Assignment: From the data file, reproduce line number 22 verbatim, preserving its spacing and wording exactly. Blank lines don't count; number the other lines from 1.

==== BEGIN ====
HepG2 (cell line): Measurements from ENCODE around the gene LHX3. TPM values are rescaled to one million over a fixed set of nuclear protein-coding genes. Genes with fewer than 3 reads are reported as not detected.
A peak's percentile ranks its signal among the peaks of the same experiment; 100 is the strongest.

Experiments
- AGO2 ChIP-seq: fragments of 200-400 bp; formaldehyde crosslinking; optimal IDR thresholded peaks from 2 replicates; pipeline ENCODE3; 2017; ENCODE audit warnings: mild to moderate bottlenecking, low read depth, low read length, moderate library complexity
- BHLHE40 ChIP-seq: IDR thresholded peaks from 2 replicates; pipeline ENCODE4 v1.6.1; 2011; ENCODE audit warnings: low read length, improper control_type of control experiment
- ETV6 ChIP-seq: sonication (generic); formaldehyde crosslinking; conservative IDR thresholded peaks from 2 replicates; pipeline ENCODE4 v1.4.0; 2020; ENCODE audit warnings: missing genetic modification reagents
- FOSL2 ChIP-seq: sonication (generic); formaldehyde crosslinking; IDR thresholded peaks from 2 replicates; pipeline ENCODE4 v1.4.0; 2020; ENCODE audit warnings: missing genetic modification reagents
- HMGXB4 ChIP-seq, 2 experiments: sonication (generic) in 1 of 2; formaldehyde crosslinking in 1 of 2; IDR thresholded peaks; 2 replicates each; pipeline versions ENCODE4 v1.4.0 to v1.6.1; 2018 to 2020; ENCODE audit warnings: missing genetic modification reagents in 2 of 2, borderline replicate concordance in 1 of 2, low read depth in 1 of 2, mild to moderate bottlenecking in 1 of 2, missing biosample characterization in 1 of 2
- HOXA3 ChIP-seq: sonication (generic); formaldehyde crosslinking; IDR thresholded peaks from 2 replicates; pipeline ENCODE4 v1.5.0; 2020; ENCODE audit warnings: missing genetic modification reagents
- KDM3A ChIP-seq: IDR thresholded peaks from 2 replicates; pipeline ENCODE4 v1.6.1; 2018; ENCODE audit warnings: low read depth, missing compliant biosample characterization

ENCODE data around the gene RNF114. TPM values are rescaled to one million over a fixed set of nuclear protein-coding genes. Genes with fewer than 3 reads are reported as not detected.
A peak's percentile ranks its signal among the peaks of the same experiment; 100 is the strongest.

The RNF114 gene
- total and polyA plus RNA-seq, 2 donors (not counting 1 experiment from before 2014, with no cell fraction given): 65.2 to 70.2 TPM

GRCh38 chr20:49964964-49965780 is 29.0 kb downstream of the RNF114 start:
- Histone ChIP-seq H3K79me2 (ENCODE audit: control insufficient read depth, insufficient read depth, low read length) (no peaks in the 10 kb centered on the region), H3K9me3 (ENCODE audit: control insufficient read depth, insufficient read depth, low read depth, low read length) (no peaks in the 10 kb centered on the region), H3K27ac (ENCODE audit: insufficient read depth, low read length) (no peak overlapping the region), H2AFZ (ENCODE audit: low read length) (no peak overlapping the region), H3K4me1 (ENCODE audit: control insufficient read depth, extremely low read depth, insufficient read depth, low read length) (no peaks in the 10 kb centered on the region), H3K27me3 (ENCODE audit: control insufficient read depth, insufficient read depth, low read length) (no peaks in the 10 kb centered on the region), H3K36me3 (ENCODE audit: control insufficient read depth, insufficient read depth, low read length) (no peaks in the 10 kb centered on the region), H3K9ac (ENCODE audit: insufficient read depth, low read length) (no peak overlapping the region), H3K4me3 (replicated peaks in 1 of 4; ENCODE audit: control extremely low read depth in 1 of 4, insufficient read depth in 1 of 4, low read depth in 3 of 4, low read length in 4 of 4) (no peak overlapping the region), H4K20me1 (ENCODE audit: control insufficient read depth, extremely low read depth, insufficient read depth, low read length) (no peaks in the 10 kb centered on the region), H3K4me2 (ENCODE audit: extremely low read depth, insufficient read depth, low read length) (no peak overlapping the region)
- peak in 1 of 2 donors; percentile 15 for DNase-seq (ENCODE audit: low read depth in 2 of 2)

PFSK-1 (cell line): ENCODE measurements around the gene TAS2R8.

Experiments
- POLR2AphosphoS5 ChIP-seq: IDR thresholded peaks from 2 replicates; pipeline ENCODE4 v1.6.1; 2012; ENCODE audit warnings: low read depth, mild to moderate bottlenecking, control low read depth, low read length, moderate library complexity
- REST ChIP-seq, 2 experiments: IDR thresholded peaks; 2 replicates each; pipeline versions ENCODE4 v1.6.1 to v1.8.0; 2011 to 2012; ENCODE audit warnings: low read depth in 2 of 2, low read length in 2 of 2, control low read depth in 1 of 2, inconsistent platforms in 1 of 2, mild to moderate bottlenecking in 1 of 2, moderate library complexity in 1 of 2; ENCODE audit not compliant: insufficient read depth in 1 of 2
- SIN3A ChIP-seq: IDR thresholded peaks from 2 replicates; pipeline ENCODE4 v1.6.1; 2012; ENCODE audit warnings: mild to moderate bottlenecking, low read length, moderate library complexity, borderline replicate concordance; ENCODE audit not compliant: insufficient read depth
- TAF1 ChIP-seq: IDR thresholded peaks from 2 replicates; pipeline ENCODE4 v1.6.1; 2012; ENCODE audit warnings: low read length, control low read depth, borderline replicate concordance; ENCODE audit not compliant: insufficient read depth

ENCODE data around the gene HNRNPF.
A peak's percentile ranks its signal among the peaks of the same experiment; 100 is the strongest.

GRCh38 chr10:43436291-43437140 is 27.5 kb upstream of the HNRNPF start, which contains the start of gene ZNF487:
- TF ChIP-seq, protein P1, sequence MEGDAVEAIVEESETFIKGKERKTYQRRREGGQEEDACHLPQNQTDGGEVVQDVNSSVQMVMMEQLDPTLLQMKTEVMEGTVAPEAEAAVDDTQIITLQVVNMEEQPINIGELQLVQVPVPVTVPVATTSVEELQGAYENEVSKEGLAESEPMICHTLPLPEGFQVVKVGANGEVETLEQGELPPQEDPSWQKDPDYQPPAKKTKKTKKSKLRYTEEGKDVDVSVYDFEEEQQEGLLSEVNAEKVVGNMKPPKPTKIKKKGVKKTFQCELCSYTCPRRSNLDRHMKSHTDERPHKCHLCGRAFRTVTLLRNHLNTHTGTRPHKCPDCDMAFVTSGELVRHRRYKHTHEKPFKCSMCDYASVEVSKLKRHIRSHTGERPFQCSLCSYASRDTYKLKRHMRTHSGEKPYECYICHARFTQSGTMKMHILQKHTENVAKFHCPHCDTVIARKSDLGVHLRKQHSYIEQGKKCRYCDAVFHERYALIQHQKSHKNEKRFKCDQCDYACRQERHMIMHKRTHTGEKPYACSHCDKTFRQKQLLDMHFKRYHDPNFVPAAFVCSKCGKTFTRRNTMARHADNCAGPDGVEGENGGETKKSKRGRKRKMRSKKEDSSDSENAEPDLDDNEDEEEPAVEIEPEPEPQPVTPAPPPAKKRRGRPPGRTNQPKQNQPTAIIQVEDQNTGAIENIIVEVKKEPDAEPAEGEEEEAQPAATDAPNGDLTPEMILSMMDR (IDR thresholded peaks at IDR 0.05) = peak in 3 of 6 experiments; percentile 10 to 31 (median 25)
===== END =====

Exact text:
- SIN3A ChIP-seq: IDR thresholded peaks from 2 replicates; pipeline ENCODE4 v1.6.1; 2012; ENCODE audit warnings: mild to moderate bottlenecking, low read length, moderate library complexity, borderline replicate concordance; ENCODE audit not compliant: insufficient read depth